The question of unpaid internships is constantly looming around Twitter debates, journalism websites and real-life conversations. It was the interview I did with Billy Dowling-Reid here, that sparked off my idea for this blog post. As he said in the interview – ‘I loathe unpaid internships’. It was the first time I had interviewed someone who put it out there – bluntly – to say that entry level media students shouldn’t have to work for free.
When I began looking for a job, my whole mindset was focused on the plan that ideally, I really did not want to have to work for three months, on an unpaid internship, that would maybe or maybe not get me a job at the end of it. I have heard success stories out of internships, working for free gave them links to what is now their full-time paid job, as shown in the interview with Surena Chande and I do realise that sometimes, it really can work out. But, in my mind, I was thinking:
- I have already worked for free in media publications, starting when I was 15 and my last one was when I was 21. I never ever expected travel expenses or any pay for the time I spent at any of these publications because I was simply yearning for the experience of it all.
- I have spent a lot (I can’t even bring myself to spell out the amount) of money going to university and paying my way through both tuition fees and accomodation to be able to get a degree. I went to university as an investment in my career. Knowing that people can get graduate jobs with a really decent salary makes it even more degrading when you are coming out of university to work for free.
- Not only did I spend money on my degree, but I forked out another chunk of money to complete my NCTJ. By doing this, I would be a qualified journalist by the end of it, I would have had my journalism training and completed even more work experience during the course. I am a qualified journalist! Surely that deserves some sort of pay?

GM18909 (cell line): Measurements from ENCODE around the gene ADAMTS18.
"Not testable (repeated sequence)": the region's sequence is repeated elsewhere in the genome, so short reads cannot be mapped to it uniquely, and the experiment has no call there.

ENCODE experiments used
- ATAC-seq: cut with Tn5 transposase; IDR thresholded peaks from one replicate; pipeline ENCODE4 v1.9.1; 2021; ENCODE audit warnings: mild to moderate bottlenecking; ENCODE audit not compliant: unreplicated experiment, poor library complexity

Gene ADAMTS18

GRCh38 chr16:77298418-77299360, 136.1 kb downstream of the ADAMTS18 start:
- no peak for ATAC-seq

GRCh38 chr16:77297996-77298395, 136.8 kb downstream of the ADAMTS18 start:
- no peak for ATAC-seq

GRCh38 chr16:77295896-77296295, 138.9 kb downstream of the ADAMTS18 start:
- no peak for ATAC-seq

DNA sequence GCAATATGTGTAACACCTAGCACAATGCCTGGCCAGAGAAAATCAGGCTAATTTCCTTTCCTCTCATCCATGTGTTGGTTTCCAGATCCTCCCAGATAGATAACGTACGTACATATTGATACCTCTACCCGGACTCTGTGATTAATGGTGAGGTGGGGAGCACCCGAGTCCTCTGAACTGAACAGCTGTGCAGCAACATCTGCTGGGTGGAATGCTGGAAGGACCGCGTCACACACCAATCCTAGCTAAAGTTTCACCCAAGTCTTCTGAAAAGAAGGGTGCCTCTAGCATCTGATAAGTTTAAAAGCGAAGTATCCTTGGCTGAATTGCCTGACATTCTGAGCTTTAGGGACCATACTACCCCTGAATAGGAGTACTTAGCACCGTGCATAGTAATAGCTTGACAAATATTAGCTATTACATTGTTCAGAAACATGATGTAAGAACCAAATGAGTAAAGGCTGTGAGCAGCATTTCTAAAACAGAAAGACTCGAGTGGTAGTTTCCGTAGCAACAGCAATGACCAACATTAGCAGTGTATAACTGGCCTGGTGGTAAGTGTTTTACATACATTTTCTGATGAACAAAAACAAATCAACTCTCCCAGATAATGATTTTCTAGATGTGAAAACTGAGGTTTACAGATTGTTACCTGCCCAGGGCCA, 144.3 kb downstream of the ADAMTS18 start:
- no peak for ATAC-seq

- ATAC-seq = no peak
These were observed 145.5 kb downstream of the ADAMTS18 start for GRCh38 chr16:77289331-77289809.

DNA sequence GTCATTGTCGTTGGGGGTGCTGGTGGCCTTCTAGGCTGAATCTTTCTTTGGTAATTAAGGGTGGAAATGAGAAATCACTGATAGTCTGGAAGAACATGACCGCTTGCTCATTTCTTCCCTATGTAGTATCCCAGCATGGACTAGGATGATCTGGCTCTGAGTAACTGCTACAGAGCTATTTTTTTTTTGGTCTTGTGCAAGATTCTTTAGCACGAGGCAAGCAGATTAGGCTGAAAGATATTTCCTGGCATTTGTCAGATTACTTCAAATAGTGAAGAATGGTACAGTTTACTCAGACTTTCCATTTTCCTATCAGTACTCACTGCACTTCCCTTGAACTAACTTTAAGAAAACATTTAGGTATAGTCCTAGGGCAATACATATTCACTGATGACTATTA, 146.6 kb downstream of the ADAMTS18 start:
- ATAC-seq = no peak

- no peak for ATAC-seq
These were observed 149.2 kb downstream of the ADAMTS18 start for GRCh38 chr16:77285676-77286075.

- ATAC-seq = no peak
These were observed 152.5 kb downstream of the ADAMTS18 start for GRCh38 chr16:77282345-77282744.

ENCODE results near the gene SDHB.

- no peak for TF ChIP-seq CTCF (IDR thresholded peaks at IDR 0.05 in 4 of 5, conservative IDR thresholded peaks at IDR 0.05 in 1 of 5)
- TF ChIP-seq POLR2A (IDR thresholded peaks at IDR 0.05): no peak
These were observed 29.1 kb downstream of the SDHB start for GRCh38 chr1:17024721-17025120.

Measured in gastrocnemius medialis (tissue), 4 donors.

- I agree with internships when you are an intern – you have some responsibility but in the majority you are helping out, learning, training and shadowing other staff in the team. What I do not agree with are internships that are treated like job applications, with a list of all your responsibilities (as an unpaid intern), a list of all the qualities and skills you must have to apply for this position, and the fact that only £10 expenses a day will be contributed towards your travel. This isn’t ideal if you are community to London every day for the internship.
- I’m nearly 23 and I would quite like to move out soon. Working for nothing can be seen as an investment into my career but gives me no option to think about moving out of my parent’s house (!!).
It was for these reasons, that I was determined to look for a paid, full-time job at an entry-level position. The frustrating thing I found is that there are entry-level jobs that only require a degree and some experience, things that I already had, so if companies are willing to pay for a journalism graduate to begin their career, why should we put our efforts into companies that aren’t? Gorkana is a great website that advertises jobs in the media and their Twitter feed and daily job emails were invaluable to me when I first began looking for jobs, but I found that there were increasingly more internships that were being advertised, for longer periods of time, for even less expenses. Gorkana is a hugely recognised site and yet I found myself looking more at mediamuppet because of the fact entry-level jobs were advertised and paid internships.